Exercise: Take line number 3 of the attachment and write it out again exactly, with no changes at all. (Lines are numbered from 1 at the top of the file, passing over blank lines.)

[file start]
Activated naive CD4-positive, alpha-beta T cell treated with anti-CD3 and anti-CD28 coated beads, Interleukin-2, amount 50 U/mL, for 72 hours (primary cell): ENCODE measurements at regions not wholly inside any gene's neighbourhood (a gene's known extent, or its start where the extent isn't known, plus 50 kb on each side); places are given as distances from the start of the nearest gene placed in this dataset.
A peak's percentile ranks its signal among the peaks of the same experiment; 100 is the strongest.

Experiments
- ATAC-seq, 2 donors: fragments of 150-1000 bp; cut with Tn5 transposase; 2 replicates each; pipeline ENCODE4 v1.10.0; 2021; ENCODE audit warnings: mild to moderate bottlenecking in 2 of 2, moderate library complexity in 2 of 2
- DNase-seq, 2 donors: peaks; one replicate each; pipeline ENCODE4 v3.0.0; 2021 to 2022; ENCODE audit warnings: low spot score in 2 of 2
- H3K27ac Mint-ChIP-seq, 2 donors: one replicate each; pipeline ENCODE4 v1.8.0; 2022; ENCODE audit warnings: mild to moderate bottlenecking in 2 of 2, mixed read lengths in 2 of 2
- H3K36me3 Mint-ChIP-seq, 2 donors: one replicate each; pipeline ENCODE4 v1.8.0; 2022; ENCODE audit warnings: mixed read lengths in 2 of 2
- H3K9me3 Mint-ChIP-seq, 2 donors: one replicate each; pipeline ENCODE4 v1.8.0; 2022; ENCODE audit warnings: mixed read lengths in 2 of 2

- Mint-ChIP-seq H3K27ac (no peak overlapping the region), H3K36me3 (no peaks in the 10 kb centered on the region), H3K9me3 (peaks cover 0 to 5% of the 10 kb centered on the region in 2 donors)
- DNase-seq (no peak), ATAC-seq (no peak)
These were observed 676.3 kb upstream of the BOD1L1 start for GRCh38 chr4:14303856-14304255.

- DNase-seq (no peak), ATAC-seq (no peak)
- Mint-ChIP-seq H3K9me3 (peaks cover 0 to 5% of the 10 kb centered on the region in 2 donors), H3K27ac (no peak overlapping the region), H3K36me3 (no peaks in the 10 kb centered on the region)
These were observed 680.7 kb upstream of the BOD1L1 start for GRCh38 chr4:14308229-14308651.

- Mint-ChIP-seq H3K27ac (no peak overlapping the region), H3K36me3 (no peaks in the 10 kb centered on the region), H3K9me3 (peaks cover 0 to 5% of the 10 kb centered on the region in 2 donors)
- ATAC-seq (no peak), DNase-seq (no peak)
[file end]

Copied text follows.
Experiments